|18||37||"Some Kinda Woman"||September 6, 1988|
|Title||Original U.S. air date|
|01||38||"Microcops"||June 20, 1989|
|Two intergalactic 'Microcops' chase a cosmic crook named Cloyd (Page Mosely) to Earth, where their size becomes cellular.|
|02||39||"B-Men"||June 27, 1989|
|The "B Men" are high-schoolers who take up bounty hunting after "relying on their wits" to nab a serial killer.|
|03||40||"Coming to America"||July 4, 1989|
|Based on the film of the same name, this pilot places Prince Tariq of Zamunda (Tommy Davidson) and his assistant Oha (Paul Bates) in the house of a family in Queens, New York.|
|04||41||"Shivers"||July 4, 1989|
|A divorced father (Mark Lindsay Chapman) and his children move into a house haunted by a Revolutionary War-era troublemaker and his girlfriend.|
|05||42||"Elysian Fields"||July 11, 1989|
|Nate Goodman (Jeffrey DeMunn) moves to New Orleans and into a boardinghouse filled with eccentrics, led by the divorced proprietor and her lustful sister.|
|06||43||"American Nuclear"||July 25, 1989|
|A New York columnist (James Farentino) and a mayoral aide marry and create a blended family with his rebellious daughter and her uptight children.|
|07||44||"Curse of the Corn People"||August 1, 1989|
|In Kansas, a group of friends in their 20s undertakes the making of a horror movie called Curse of the Corn People about a feminist zombie who stalks farmers, but things don't go as planned.|
|08||45||"The Heat"||August 8, 1989|
|Five Federal marshals are out to burn a maniacal bandit and his cohorts who have stolen three truckloads of Stinger missiles.|
|09||46||"Road Show"||August 15, 1989|
|A Philadelphia restaurant critic becomes intrigued by the big-city antics and small-town charms of an enigmatic traveler, and joins him on his journeys.|
|10||47||"Outpost"||August 22, 1989|
|Rachel Morgan is the marshal of a sleepy human "Outpost" on the planet Icarus, where a vicious alien leads a group of native Icari on the warpath.|
- Rasuer, Chris (August 28, 1987). "CBS` Summer Playhouse anthology of would-be pilots..." Chicago Tribune.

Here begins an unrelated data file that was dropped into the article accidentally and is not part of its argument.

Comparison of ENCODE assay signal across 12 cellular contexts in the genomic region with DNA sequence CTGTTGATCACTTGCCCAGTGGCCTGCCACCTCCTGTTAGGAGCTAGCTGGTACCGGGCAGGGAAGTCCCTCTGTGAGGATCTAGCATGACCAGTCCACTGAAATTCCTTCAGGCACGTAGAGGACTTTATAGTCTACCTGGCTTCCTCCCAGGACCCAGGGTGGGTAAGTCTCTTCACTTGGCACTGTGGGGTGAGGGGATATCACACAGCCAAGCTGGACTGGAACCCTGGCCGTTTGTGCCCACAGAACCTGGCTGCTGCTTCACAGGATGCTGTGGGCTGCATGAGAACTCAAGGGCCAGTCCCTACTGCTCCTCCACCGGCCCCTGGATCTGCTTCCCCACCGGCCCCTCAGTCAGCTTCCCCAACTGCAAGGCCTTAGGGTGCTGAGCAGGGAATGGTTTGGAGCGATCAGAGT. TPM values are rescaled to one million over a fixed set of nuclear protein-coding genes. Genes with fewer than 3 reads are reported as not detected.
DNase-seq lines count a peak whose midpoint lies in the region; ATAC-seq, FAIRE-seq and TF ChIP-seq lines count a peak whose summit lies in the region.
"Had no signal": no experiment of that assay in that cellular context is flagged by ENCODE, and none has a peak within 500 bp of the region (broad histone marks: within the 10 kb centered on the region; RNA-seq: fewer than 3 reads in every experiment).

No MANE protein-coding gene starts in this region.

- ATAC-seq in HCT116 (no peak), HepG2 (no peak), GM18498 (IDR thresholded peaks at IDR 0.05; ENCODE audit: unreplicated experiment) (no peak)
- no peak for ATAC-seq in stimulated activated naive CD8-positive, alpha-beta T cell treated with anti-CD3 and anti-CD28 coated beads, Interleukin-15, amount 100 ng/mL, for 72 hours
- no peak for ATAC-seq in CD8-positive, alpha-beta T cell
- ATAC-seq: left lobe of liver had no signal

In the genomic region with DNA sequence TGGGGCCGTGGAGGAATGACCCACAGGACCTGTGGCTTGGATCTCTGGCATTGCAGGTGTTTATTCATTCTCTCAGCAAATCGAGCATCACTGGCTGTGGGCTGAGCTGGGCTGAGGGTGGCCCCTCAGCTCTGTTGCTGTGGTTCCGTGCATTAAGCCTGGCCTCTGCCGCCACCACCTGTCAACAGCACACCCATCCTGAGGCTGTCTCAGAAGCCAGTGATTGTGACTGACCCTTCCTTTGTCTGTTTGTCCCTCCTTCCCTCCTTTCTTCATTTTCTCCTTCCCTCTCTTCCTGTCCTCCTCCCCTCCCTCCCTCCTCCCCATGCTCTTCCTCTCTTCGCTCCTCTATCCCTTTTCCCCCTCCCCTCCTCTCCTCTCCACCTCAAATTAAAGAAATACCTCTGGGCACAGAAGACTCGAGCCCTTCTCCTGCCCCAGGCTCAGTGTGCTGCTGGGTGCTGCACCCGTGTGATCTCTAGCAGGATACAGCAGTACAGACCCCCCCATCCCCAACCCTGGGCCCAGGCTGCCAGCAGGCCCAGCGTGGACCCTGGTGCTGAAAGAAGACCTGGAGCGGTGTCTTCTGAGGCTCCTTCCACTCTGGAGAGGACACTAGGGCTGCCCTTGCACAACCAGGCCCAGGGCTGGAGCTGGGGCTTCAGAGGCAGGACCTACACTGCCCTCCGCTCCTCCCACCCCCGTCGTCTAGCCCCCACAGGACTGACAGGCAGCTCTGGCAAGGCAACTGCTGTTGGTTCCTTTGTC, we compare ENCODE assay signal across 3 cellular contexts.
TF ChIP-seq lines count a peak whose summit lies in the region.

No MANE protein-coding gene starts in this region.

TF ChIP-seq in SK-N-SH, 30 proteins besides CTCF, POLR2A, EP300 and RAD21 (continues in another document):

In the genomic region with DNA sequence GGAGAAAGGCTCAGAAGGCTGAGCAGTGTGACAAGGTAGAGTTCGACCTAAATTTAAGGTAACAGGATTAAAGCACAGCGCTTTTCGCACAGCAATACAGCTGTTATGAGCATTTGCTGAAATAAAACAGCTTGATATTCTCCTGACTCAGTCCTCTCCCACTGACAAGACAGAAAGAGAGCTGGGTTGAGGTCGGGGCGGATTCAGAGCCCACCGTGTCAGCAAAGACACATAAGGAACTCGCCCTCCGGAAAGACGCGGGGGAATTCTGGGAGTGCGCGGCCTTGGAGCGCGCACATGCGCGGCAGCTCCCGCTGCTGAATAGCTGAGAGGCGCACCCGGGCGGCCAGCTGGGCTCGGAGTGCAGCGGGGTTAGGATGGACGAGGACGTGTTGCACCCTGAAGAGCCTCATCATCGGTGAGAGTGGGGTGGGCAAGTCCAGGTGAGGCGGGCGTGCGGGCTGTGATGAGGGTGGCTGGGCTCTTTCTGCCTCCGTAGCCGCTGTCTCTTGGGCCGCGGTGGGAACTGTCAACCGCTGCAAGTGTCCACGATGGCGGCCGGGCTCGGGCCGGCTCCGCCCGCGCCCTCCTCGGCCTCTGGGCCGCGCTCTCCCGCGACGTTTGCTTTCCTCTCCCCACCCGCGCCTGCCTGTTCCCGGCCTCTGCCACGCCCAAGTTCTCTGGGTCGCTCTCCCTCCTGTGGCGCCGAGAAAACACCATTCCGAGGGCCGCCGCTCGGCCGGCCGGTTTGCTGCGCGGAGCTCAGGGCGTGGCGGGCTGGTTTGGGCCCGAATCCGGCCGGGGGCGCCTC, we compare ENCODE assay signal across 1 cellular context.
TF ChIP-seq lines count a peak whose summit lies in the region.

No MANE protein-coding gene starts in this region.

- "VIEWERS VOTE YES ON CBS 'SAINT'". Los Angeles Times. June 16, 1987.
- "WORTH NOTING ON TV". The Christian Science Monitor. June 18, 1987.
- "CBS SUMMER PLAYHOUSE: PUPPETMAN (TV)". The Paley Center for Media.
- "1987 PRESS PHOTO MATT SLAINGER IN "CBS SUMMER PLAYHOUSE"-"BARRINGTON"". Historic Images Outlet.
- "Dayton Daily News from Dayton, Ohio · 28". August 28, 1987.
- Brown, Joe (September 4, 1987). "SHE WAS THE PLACE THAT WAS". The Washington Post.
- "UNSOLD PILOTS ON TELEVISION, 1967-1989". Television Obscurities.
- Wilmoth, Josiah (April 16, 2019). "Lori Loughlin: Failed 1988 TV Pilot Eerily Foreshadowed Star's Shocking Arrest". CCN.
- on YouTube
- "SALLY KELLERMAN PHOTO SIGNED AUTOGRAPH CBS SUMMER PLAYHOUSE DR PARADISE 1988". Memorabilia Autographs.
- Shepard, Richard F. (August 2, 1988). "Review/Television; From the Heartland To L.A." The New York Times.
- "Press Photo Ronny Cox in CBS Summer Playhouse TV Show. - hca84009". ebay.
- "Further Adventures". TCM.
- Smith, Ernie (January 23, 2017). "When Networks Aired Their Failed TV Pilots in the Middle of the Summer". Atlas Obscura.
- Brennan, Patricia (July 2, 1989). "E.G. MARSHALL HOSTS 'NATIONAL BAND CONCERT'". The Washington Post.
- Ngo, Sheiresa (April 25, 2019). "Why 'Avengers: Endgame' Star Mark Ruffalo Almost Quit Acting for Good". Cheet Sheet.